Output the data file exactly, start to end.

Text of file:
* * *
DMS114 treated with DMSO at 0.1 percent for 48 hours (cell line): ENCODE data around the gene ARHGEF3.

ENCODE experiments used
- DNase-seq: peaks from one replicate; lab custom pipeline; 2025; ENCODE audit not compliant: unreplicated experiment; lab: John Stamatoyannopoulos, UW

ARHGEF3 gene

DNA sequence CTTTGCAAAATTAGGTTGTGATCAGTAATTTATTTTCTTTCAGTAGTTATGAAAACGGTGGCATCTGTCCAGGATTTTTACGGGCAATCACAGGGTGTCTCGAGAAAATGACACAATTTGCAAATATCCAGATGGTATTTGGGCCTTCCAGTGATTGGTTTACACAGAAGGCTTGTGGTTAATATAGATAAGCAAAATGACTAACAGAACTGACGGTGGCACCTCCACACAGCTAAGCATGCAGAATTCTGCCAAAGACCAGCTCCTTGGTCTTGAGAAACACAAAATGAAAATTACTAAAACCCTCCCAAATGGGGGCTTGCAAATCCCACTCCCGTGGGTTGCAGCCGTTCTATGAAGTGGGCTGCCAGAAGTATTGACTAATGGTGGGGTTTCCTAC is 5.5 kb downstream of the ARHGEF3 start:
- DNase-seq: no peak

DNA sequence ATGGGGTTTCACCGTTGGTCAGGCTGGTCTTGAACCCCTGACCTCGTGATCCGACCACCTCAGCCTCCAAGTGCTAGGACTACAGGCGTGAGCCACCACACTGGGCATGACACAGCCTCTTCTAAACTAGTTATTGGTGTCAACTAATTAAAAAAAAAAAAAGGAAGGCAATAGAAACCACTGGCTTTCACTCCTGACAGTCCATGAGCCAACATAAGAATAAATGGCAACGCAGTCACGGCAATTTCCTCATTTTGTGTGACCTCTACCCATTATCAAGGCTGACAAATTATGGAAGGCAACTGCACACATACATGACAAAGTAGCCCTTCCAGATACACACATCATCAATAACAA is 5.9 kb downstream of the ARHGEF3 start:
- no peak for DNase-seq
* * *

DMS114 treated with DMSO at 0.1 percent for 48 hours (cell line): ENCODE data around the gene ARHGEF3.

ENCODE experiments used
- DNase-seq: peaks from one replicate; lab custom pipeline; 2025; ENCODE audit not compliant: unreplicated experiment; lab: John Stamatoyannopoulos, UW

ARHGEF3 gene

DNA sequence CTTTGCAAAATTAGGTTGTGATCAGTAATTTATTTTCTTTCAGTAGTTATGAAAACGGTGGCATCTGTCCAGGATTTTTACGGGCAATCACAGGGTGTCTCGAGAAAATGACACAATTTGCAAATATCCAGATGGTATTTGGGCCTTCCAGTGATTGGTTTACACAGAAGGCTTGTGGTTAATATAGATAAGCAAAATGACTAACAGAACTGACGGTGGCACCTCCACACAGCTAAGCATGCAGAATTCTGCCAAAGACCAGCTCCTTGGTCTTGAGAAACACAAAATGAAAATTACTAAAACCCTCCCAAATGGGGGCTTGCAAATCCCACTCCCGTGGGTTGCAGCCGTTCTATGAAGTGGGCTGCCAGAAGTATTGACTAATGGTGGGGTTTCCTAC is 5.5 kb downstream of the ARHGEF3 start:
- DNase-seq: no peak

DNA sequence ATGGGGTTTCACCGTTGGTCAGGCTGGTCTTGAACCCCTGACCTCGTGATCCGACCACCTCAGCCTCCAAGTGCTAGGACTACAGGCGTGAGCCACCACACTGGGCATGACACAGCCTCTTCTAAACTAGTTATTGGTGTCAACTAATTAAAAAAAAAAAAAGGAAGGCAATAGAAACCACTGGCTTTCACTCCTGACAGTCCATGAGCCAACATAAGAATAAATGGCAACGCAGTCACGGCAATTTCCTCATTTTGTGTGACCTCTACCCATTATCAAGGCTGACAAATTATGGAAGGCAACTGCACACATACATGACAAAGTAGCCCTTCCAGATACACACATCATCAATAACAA is 5.9 kb downstream of the ARHGEF3 start:
- no peak for DNase-seq